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October 18, 2017 Repository 210: Peter de Cupere’s 20—Year Scent Art Survey Book and the Quest to Manifest Posted In: books, contemporary art, olfactory art, perspective, philosophy

Peter de Cupere’s career is full, diverse and now blossoming. Prior to his diving into art full stop he had a career that included the Sturm und Drang of 9-5 business. Luckily he embraced art fully, and quickly incorporated scent into his oeuvre. For over 20 years de Cupere has taken a devil may care, smell me roar attitude to incorporating scent in his art installations and projects. Thankfully there is now a giant, almost 500-page monograph, including scented pages, documenting his projects that vary from delightful and silly, to toxic and disorienting. I have delighted in looking through, smelling and reading “Scent in Context”, an overview of his extensive projects and ideas.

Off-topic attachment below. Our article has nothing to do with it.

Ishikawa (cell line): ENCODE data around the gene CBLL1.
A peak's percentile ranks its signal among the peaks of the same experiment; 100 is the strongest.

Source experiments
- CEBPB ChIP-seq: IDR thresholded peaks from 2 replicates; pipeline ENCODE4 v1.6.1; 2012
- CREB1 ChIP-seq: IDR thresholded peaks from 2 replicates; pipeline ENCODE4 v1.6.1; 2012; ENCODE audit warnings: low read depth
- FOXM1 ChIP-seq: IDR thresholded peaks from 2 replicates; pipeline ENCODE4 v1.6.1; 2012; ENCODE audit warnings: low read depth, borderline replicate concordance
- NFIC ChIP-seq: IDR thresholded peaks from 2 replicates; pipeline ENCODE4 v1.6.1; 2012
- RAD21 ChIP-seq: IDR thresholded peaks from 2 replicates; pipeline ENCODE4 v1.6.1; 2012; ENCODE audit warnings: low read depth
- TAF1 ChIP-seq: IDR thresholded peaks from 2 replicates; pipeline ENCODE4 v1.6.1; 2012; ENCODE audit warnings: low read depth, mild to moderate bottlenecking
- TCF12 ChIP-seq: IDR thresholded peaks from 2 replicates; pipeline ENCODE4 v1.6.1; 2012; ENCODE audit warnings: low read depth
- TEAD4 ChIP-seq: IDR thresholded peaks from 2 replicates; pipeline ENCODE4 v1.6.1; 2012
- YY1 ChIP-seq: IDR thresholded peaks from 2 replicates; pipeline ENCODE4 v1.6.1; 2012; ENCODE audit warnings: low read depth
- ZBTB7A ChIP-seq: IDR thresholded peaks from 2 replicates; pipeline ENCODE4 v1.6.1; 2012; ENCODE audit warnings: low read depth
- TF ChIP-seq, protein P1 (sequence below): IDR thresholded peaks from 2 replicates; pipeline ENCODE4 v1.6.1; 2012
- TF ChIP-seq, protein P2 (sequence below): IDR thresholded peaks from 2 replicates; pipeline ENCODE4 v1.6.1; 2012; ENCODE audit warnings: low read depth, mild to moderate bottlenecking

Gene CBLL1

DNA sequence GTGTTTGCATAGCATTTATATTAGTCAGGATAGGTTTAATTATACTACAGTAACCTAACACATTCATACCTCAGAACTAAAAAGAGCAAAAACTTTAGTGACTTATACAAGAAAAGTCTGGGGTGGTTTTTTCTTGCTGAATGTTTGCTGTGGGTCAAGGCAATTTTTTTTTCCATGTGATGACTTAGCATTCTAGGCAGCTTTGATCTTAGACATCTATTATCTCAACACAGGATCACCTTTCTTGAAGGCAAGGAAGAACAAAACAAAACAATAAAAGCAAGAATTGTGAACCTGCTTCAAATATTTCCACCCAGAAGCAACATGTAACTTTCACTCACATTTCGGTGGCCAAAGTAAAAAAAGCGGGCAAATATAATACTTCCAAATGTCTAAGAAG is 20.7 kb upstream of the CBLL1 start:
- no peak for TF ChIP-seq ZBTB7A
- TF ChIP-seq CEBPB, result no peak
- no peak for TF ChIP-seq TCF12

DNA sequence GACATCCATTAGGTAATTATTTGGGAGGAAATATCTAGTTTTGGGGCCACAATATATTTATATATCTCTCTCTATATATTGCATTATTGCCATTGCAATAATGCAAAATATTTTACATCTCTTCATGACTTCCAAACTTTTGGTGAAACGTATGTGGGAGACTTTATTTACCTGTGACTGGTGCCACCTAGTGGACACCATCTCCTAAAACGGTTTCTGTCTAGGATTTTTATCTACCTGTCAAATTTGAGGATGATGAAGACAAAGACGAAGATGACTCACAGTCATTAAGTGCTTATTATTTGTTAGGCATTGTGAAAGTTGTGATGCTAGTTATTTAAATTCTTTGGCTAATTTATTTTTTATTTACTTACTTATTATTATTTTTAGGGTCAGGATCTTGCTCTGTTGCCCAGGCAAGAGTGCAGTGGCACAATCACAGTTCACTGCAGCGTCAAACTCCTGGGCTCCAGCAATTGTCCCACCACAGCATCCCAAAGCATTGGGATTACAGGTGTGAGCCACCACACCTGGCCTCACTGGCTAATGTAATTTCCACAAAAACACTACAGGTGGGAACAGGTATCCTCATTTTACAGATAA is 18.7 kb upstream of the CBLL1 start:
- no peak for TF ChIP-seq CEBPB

Since scent has been relegated as a lowly sense in the Western mind, fine arts have historically embraced the visual and aural art (i.e. music and paintings). Now olfactory and the haptic arts, scent, touch, and taste to an extent, are having a revival. Given the tendencies of post modernism to be antiseptic and non-sensual, the absence of these senses have truly been felt. We are not whole people without embracing the fragrant, tasty and touching side of life. In his work, de Cupere has embraced it all – while his focus has been on the olfactory side of the coin, the tactile and visual play prominent roles in his work.